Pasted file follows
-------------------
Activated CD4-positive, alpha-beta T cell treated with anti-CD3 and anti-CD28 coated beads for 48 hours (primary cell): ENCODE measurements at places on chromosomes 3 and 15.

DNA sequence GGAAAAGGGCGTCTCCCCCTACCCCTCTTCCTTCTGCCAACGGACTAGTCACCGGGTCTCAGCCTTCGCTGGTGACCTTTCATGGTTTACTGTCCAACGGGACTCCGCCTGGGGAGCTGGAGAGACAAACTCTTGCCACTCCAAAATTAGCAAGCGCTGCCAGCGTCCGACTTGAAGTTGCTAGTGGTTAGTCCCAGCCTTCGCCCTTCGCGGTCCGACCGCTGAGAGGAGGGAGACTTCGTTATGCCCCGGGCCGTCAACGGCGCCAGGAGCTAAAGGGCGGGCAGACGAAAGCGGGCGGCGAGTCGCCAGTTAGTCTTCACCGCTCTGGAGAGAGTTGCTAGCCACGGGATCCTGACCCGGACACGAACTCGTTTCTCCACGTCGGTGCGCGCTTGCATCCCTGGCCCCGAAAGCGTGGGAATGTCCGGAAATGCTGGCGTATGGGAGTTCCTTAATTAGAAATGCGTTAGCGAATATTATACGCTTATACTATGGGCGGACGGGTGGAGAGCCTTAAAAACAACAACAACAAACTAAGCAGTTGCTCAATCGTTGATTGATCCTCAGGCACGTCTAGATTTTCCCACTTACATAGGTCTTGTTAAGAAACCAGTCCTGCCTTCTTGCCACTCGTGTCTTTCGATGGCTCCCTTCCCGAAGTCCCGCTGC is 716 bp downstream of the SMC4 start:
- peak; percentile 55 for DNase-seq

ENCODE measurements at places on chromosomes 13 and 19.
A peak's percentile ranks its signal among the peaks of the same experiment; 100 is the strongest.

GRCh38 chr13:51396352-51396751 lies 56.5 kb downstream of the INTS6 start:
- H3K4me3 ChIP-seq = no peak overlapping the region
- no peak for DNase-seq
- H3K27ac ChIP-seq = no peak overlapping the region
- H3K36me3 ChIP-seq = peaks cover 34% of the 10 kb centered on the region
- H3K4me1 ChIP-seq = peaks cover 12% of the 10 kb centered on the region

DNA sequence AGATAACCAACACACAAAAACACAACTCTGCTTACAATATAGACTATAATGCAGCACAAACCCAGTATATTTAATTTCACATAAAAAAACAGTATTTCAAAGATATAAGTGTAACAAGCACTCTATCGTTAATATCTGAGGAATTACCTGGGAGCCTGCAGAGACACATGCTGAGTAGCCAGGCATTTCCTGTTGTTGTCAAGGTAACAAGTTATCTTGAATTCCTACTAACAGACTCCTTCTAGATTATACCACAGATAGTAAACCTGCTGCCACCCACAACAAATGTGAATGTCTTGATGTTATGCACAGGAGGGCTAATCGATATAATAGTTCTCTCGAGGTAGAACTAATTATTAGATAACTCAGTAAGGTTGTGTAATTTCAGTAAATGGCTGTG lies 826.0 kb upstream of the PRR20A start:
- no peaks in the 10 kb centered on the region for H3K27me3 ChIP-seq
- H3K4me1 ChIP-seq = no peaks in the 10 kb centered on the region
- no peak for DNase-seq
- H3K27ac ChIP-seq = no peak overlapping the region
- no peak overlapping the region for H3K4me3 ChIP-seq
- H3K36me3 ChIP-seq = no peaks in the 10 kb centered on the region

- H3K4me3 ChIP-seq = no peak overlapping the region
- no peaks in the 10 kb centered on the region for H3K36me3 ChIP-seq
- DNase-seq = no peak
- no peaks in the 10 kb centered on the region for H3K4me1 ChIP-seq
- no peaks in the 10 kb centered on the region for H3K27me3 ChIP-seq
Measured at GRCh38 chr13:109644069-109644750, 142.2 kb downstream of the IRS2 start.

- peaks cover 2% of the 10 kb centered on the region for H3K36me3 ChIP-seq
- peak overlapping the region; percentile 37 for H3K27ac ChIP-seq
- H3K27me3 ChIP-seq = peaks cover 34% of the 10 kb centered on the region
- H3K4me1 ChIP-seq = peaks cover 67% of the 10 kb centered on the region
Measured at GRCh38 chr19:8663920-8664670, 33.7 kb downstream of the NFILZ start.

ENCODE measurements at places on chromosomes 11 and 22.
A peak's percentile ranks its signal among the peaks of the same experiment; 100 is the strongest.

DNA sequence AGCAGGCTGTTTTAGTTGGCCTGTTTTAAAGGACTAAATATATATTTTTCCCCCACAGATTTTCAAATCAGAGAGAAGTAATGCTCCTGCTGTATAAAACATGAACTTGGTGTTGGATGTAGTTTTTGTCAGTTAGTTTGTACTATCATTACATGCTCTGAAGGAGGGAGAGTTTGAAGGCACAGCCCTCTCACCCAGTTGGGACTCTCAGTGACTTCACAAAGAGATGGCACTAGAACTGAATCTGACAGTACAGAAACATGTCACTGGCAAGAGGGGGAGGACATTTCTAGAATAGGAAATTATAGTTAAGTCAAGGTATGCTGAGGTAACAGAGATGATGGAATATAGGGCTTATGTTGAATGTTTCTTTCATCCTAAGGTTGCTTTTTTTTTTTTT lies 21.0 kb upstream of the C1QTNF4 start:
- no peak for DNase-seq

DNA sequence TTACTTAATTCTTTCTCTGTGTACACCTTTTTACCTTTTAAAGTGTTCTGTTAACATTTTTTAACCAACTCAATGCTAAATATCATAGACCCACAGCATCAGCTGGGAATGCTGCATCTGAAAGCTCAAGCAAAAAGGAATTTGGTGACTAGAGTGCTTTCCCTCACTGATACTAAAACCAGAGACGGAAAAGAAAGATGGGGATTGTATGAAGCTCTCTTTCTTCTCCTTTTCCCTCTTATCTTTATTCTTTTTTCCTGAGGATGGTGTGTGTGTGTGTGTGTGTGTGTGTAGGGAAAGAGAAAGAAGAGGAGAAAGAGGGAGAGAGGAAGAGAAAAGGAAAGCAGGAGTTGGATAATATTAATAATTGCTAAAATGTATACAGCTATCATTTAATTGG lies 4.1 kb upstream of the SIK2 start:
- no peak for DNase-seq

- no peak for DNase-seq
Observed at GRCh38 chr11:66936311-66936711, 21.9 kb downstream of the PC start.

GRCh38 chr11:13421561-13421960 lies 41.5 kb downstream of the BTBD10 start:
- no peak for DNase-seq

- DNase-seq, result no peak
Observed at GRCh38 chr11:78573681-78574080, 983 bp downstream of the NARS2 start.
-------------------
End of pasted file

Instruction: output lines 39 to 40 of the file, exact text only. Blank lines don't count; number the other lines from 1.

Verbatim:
- no peak for DNase-seq

- DNase-seq, result no peak